You know whats fucking scary? The fact that I could literally change my life at any moment. I could stop talking to everyone that makes me unhappy. I could kiss whoever i want. I could shave my head or get on a plane or take my own life. Nothing is stopping me. The entire world is in my hands, and I have no idea what to do with it.
Honestly, do what you want. If you want to kiss your crush do it, if you want to get drunk with your friends do it, if you want to have sex do it, if you want to smoke marijuana do it, if you want to do well in school do it. If you don’t want to do these things, don’t do it. It’s okay to do these things but its also just as fine not to. Do whatever you want to make you happy. It’s your life, not anyone else’s.
More fun facts about ancient Celtic marriage laws: There were no laws against interclass or interracial marriage, no laws against open homosexual relationships (although they weren’t considered ‘marriages’ since the definition of a marriage was ‘couple with child’), no requirement for women to take their husband’s names or give up their property, but comedians couldn’t get married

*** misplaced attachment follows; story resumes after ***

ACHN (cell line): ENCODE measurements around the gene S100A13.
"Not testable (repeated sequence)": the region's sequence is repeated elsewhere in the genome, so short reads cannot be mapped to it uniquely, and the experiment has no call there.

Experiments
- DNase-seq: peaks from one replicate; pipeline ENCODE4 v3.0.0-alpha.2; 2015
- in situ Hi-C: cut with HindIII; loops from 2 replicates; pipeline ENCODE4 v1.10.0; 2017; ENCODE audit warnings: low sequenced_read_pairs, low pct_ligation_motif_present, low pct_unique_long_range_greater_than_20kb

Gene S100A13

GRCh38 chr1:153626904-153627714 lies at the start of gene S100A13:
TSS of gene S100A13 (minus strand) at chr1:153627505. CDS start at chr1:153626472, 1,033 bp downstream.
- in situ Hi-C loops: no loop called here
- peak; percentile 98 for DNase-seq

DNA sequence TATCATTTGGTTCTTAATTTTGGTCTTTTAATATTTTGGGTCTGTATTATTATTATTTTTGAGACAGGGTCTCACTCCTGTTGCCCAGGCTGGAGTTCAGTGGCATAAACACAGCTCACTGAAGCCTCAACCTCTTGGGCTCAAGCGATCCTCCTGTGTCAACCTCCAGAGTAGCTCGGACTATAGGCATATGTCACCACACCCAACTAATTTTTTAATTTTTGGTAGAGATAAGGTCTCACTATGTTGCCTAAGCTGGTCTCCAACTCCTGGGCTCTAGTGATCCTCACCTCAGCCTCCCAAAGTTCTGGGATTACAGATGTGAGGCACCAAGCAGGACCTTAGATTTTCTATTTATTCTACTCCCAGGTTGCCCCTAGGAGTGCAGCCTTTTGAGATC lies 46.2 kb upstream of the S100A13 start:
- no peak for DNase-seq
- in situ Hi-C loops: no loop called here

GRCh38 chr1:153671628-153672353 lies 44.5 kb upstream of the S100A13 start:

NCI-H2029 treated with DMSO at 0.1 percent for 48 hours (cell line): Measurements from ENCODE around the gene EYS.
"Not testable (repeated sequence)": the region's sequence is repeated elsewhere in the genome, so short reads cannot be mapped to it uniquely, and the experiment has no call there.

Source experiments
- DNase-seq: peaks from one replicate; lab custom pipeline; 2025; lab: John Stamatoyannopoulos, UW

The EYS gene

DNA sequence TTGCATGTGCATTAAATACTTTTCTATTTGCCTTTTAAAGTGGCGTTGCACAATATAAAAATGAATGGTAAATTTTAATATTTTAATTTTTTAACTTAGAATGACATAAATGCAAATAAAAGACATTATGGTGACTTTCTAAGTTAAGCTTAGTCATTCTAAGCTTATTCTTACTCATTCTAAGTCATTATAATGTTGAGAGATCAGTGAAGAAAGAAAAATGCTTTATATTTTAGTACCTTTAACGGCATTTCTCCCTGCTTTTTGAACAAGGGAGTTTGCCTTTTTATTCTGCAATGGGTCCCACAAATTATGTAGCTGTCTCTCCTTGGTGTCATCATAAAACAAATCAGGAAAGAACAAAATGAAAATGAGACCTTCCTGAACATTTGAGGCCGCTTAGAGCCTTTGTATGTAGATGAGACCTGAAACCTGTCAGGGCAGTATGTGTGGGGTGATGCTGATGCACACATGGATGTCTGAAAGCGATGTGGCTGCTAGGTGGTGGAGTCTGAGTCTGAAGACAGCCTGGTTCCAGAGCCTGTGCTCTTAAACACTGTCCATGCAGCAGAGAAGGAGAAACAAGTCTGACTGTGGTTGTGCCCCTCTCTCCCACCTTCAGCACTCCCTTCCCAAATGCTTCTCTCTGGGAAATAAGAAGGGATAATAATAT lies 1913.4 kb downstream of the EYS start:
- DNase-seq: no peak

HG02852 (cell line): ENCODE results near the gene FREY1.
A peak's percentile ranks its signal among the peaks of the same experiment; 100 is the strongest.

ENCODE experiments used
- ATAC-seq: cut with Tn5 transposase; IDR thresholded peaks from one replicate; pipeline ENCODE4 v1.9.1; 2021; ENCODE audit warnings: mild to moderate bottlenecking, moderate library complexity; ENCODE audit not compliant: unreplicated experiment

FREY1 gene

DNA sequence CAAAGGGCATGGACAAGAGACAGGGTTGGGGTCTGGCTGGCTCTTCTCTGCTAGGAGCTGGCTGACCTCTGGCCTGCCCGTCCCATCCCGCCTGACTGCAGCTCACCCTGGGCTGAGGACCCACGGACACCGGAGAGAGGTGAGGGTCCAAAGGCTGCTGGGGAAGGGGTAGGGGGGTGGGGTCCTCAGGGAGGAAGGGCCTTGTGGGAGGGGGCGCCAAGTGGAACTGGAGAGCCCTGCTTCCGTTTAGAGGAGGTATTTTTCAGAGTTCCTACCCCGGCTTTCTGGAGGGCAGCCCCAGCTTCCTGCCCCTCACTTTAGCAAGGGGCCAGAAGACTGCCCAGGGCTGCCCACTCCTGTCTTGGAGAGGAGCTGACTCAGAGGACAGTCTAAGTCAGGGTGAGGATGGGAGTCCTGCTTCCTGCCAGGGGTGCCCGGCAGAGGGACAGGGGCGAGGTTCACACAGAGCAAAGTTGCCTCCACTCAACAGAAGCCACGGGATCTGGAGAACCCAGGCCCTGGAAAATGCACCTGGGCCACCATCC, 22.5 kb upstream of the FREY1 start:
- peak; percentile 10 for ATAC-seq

It’s Adam and Eve not Adam Sandler and Eve
If y’all use a decent box mix and use melted butter instead of vegetable oil, an extra egg, and milk instead of water, no one can tell the difference. I sure as hell can’t.
Also, if you add a little almond extract to vanilla cake, or a little coffee to chocolate cake, it sends it through the roof.
This concludes me attempting to be helpful.
If someone wanted to be a runner, you don’t tell them to think about running, you tell them to run. And the same simple idea applies to writing.
A woman knows very well that, though a wit sends her his poems, praises her judgment, solicits her criticism, and drinks her tea, this by no means signifies that he respects her opinions, admires her understanding, or will refuse, though the rapier is denied him, to run through the body with his pen.
Virginia Woolf was a writer’s writer. For as many moments of artistic despair as there are, one also finds glimmers of hope, of faith in the process. In 1933, she wrote, “I must not let myself believe that I’m simply a ladylike prattler: […] No, I must say to myself, this is a mere wisp, a veil of water; and so create, hardly, fiercely, as I feel now more able to do than ever before.” In 1934, she spoke directly to those of us who would come after her: “A note, by way of advising other Virginias with other books that this is the way of the thing: up down up down – and Lord knows the truth.”